• Concern about physical appearance

d. Sensorial issues

• Feelings of pain and discomfort

• Smell of illness

• Sight of distortions or abnormalities

• Inability to taste

• Dizziness and faintness

e. Duration issues

• Individual illnesses vary

• Duration of epidemic may last for years

14. People: building and bridge collapses

a. Useful examples

• Hyatt Hotel Skywalk collapse in Kansas City, MO, 1981

• Collapse of L'Ambiance Plaza apartment building during construction in Bridgeport, CT, 1987

• Schoharie Creek Bridge collapse, Amsterdam, NY

b. Impact of accidents

Witnesses told of a sudden cataract of concrete slabs, of huge green steel I-beams crumbling like tiny toys, of enormous clouds of dust and of buildings nearby that shook with the force of an earthquake when the project [L'Ambiance Plaza apartment building] fell at 1:30 pm. "I saw it fall down like a deck of cards," said Steve Russo, a trucker who was passing. "There was no explosion. It just went. I saw people screaming and running off the top of the building. I heard metal bending."

_ McFadden, R.D., "Ten Feared Killed in Fall of Building," The New York Times, April 24, 1987.

c. Conceptual issues

• Human blame

• Entrapment

• Suffocation

• Building collapses resemble earthquakes

• Bridge collapses involve water dimension

• Bridge collapses may also cut off communities

d. Sensorial issues

• Change in landscape: a building or bridge that used to exist is gone

• Sound of a thundering roar as the collapse occurs

• Sight, smell and taste of dust

e. Duration issues

• Suddenness of collapse

• Lengthy rescue

15. People: crime, terrorism, hostage taking, torture


a. Useful examples

• Jeffrey Dahmer's serial murders, Milwaukee, Wisconsin, July 24, 1991

• Multiple murders in Robert Taylor Homes, Chicago, Illinois, 1994

• Mass murder of 23 people in Luby's Cafeteria, Killeen, Texas, October 16, 1991

b. Impact of crime

Daylight Savings Time had extended the afternoon light, so there was plenty of time left after church and lunch with a friend for my mother to work in the garden. It was a quiet Sunday in Princeton, N.J., last April 2, and showers had softened the ground for planting. It was not a time for murder...

But that Sunday my worst nightmare came true. Someone jumped out of the shadows and stabbed my mother five times in the back. No one is sure why. The killer stole nothing, and quietly locked the door when leaving. My mother's body wasn't discovered until two days later.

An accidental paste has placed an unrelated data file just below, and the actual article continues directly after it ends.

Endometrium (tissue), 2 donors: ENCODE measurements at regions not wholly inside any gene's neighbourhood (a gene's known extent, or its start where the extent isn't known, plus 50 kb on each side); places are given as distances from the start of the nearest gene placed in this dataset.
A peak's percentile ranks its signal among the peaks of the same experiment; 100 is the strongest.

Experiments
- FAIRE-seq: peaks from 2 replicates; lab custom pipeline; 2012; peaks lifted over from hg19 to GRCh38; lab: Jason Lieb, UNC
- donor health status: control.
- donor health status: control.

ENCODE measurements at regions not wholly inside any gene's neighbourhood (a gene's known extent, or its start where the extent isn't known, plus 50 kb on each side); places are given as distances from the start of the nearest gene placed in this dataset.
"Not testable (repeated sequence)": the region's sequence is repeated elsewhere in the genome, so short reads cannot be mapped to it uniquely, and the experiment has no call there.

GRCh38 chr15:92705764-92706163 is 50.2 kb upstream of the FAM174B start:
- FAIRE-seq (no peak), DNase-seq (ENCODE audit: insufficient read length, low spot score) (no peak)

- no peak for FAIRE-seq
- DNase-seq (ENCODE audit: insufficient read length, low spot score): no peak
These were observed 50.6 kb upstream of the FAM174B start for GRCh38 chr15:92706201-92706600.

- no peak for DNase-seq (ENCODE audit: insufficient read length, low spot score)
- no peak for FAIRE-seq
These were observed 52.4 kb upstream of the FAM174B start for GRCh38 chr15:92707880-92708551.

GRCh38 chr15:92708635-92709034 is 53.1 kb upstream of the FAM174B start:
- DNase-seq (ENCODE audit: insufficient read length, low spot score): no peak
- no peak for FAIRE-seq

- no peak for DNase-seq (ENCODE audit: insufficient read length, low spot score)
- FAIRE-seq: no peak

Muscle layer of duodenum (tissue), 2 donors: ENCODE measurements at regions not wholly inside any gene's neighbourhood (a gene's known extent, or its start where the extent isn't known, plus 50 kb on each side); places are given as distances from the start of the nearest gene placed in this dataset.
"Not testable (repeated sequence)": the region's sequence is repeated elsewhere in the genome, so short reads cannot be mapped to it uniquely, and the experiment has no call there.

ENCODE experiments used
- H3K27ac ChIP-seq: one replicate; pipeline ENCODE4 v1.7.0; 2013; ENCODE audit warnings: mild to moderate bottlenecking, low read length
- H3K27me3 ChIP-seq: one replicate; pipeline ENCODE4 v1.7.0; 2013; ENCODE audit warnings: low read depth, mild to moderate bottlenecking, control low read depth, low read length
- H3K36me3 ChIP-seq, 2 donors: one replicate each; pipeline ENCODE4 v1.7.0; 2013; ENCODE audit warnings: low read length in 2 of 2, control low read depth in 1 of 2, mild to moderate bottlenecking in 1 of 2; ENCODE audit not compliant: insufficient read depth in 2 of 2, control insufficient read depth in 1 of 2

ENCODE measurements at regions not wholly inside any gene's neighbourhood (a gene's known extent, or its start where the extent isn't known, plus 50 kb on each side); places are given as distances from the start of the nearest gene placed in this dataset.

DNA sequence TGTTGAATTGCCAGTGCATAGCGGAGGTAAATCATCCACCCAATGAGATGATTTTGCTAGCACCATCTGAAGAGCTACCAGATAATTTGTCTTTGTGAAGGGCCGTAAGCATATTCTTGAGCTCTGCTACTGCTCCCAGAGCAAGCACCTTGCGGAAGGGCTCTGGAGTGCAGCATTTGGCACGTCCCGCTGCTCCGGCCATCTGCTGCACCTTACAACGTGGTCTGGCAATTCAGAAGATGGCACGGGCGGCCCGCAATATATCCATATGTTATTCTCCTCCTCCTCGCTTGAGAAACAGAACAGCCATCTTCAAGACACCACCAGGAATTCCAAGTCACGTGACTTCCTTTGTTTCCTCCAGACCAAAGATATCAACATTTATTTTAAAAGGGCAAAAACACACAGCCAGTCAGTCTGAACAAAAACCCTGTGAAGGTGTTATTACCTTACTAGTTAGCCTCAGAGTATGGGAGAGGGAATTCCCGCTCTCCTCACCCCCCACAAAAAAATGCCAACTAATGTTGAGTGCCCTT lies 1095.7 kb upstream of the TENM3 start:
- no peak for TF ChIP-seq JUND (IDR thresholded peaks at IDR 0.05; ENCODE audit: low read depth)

The irony of my mother's death is that she was the type of citizen who is our first line of defense in what has become the third largest crime wave in our nation's history. She was actively involved in her community. She knew who her neighbors were and she watched out for them. …Princeton lost its immunity that day, becoming one less town that can say, "It can't happen here." To miss the point of mother's murder is to weaken the defense of your own neighborhood and to bring closer the reality that next time the victim will be someone you know.

_ Stuart, C.G., "Nightmare in Princeton," The New York Times, May 26, 1989.

c. Conceptual issues

• Human cruelty

• Humiliation

• The role of provocation or precipitation

• Financial, physical, emotional injuries

• Issues of injustice and unfairness

• The impact of multiple victimizations of one or more victims

d. Sensorial issues

• Dependent upon the type of crime

e. Duration issues

• Usually short impact stage

• Long stage of community involvement


a. Useful examples

• Bombing of Pan Am 103, December 22, 1988, Lockerbie, Scotland

• Bombing of the World Trade Center, February, 1993, New York, NY

• Serin gas attack, Tokyo, Japan

• Bombing of the Alfred P. Murrah Federal Building, Oklahoma City, OK, April 19, 1995

b. Impact of terrorism